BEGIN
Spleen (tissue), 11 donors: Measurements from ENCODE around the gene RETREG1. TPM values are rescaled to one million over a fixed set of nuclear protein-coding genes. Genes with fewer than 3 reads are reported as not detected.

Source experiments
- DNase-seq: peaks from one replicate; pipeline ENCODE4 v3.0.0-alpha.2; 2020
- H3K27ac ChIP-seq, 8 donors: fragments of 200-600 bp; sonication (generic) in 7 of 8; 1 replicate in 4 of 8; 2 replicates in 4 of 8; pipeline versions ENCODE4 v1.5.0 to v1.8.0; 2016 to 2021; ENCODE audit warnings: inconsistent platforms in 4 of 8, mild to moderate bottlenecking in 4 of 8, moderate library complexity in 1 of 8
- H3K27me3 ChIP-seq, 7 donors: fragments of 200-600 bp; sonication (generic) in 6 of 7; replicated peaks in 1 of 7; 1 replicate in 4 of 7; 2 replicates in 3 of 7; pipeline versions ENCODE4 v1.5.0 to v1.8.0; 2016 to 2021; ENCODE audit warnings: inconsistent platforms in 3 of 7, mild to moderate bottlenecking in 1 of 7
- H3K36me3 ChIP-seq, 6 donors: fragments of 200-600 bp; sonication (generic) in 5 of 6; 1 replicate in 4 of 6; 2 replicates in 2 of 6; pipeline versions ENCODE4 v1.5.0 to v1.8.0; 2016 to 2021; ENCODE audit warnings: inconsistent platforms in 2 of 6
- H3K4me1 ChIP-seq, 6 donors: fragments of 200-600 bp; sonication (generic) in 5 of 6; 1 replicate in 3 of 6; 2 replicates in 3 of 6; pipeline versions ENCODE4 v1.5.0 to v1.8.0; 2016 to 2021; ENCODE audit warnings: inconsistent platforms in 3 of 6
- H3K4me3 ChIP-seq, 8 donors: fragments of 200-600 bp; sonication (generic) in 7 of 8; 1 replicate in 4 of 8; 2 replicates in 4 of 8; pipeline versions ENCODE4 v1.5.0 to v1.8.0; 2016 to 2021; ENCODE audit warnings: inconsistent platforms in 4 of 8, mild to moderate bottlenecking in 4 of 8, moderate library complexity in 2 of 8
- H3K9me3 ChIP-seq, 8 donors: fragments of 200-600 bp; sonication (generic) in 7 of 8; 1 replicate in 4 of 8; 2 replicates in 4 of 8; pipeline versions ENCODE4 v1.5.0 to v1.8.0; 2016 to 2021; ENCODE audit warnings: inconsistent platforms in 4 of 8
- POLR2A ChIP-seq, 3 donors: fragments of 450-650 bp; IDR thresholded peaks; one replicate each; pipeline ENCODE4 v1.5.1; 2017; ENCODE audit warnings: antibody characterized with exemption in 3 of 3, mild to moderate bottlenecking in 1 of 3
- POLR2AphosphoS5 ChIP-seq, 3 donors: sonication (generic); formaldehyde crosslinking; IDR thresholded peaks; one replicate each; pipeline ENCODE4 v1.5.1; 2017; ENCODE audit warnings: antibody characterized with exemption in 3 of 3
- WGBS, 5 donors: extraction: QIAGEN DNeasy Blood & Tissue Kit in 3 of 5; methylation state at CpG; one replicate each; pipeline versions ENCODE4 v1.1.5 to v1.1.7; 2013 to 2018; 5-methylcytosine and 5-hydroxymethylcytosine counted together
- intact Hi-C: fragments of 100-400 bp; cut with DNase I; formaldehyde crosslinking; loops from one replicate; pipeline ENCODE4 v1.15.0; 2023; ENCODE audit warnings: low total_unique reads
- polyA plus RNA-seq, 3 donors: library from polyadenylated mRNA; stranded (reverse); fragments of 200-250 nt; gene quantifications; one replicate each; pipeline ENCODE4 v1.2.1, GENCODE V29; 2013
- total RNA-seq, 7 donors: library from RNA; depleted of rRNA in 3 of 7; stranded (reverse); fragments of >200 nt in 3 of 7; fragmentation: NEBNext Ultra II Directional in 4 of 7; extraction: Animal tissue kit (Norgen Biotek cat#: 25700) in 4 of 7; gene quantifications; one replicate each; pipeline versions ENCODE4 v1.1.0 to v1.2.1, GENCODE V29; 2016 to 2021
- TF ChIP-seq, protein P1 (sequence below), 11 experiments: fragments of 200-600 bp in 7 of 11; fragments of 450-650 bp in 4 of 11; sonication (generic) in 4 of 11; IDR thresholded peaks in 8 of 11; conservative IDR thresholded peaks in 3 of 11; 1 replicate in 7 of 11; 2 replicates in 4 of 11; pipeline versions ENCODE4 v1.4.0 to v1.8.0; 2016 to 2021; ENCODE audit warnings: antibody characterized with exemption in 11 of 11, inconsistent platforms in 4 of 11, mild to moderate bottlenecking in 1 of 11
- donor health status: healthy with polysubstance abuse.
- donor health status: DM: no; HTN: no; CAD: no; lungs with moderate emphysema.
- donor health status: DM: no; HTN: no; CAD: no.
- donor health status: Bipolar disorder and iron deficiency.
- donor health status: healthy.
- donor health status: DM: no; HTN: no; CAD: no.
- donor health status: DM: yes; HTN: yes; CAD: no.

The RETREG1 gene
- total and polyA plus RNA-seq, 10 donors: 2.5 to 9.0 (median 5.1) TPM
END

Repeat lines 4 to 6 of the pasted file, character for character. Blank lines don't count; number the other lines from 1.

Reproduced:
- H3K27ac ChIP-seq, 8 donors: fragments of 200-600 bp; sonication (generic) in 7 of 8; 1 replicate in 4 of 8; 2 replicates in 4 of 8; pipeline versions ENCODE4 v1.5.0 to v1.8.0; 2016 to 2021; ENCODE audit warnings: inconsistent platforms in 4 of 8, mild to moderate bottlenecking in 4 of 8, moderate library complexity in 1 of 8
- H3K27me3 ChIP-seq, 7 donors: fragments of 200-600 bp; sonication (generic) in 6 of 7; replicated peaks in 1 of 7; 1 replicate in 4 of 7; 2 replicates in 3 of 7; pipeline versions ENCODE4 v1.5.0 to v1.8.0; 2016 to 2021; ENCODE audit warnings: inconsistent platforms in 3 of 7, mild to moderate bottlenecking in 1 of 7
- H3K36me3 ChIP-seq, 6 donors: fragments of 200-600 bp; sonication (generic) in 5 of 6; 1 replicate in 4 of 6; 2 replicates in 2 of 6; pipeline versions ENCODE4 v1.5.0 to v1.8.0; 2016 to 2021; ENCODE audit warnings: inconsistent platforms in 2 of 6